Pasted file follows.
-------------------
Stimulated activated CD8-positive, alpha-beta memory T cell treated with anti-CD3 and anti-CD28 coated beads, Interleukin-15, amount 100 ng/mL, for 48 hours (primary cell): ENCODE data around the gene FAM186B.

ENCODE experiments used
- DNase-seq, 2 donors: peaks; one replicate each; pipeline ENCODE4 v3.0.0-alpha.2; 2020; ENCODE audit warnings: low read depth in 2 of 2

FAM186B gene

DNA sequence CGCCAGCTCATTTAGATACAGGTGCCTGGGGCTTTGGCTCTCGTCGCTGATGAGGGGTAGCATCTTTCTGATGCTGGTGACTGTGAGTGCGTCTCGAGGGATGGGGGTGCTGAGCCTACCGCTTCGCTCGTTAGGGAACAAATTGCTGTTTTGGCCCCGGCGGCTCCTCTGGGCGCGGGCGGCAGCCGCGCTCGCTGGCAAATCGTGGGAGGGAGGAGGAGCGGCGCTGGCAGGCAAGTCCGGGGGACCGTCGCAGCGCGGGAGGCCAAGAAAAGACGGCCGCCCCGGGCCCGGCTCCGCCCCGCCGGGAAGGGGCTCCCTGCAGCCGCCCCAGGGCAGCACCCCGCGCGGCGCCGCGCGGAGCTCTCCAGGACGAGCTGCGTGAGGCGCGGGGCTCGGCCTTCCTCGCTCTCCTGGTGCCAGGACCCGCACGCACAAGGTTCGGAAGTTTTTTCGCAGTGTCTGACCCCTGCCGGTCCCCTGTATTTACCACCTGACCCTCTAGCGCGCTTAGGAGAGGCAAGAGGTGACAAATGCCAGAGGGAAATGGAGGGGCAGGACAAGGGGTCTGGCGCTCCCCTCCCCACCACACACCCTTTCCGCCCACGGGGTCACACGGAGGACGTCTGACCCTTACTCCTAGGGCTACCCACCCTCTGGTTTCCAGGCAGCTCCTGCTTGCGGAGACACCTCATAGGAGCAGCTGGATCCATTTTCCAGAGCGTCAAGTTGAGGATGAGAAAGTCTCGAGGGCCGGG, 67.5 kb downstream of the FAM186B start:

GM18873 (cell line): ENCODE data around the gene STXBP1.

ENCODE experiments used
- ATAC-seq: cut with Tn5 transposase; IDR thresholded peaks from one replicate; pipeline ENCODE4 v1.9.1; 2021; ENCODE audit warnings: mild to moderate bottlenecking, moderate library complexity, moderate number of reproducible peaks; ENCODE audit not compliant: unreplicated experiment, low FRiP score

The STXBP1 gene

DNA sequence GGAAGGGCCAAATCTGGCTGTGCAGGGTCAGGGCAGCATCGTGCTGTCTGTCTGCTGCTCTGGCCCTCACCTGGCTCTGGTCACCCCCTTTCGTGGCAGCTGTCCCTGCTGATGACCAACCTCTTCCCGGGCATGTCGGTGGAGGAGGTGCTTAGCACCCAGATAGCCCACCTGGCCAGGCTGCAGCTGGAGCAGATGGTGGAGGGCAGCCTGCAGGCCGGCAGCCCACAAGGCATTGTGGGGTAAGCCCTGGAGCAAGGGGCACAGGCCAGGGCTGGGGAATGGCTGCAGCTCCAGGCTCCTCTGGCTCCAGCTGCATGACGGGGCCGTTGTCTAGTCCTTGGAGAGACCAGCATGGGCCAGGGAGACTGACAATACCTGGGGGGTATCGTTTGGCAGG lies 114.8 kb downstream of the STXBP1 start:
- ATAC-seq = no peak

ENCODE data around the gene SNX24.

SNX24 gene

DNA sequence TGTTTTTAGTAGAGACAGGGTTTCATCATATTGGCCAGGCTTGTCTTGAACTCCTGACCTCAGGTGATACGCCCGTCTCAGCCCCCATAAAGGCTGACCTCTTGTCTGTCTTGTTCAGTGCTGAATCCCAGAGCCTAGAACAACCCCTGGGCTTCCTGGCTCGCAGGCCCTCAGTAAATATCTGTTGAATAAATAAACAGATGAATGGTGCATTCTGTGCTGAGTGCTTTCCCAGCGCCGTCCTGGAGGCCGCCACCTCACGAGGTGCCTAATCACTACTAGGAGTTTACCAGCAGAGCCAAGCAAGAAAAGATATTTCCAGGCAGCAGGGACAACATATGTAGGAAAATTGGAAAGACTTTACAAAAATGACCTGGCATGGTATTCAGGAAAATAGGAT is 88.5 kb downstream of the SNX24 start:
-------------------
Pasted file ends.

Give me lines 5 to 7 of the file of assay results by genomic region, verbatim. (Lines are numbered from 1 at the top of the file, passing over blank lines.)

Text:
DNA sequence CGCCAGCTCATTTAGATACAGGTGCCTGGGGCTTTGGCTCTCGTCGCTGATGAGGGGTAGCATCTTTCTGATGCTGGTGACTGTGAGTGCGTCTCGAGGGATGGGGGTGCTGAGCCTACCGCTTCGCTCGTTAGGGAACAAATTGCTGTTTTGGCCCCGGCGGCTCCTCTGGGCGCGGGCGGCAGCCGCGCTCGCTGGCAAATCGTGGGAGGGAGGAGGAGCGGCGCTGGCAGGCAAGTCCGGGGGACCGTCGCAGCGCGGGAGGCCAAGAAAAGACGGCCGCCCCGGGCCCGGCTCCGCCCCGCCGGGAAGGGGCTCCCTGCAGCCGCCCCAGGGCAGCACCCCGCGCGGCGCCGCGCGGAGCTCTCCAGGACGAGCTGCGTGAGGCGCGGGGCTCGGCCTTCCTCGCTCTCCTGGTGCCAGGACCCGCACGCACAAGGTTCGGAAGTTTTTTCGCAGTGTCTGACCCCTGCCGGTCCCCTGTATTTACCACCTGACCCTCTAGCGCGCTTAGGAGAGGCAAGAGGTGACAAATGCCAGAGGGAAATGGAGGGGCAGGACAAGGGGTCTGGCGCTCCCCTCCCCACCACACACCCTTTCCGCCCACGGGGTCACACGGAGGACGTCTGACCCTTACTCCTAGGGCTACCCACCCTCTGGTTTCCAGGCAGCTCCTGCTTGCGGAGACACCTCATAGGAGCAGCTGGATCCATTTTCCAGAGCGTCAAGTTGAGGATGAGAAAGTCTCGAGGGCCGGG, 67.5 kb downstream of the FAM186B start:

GM18873 (cell line): ENCODE data around the gene STXBP1.

ENCODE experiments used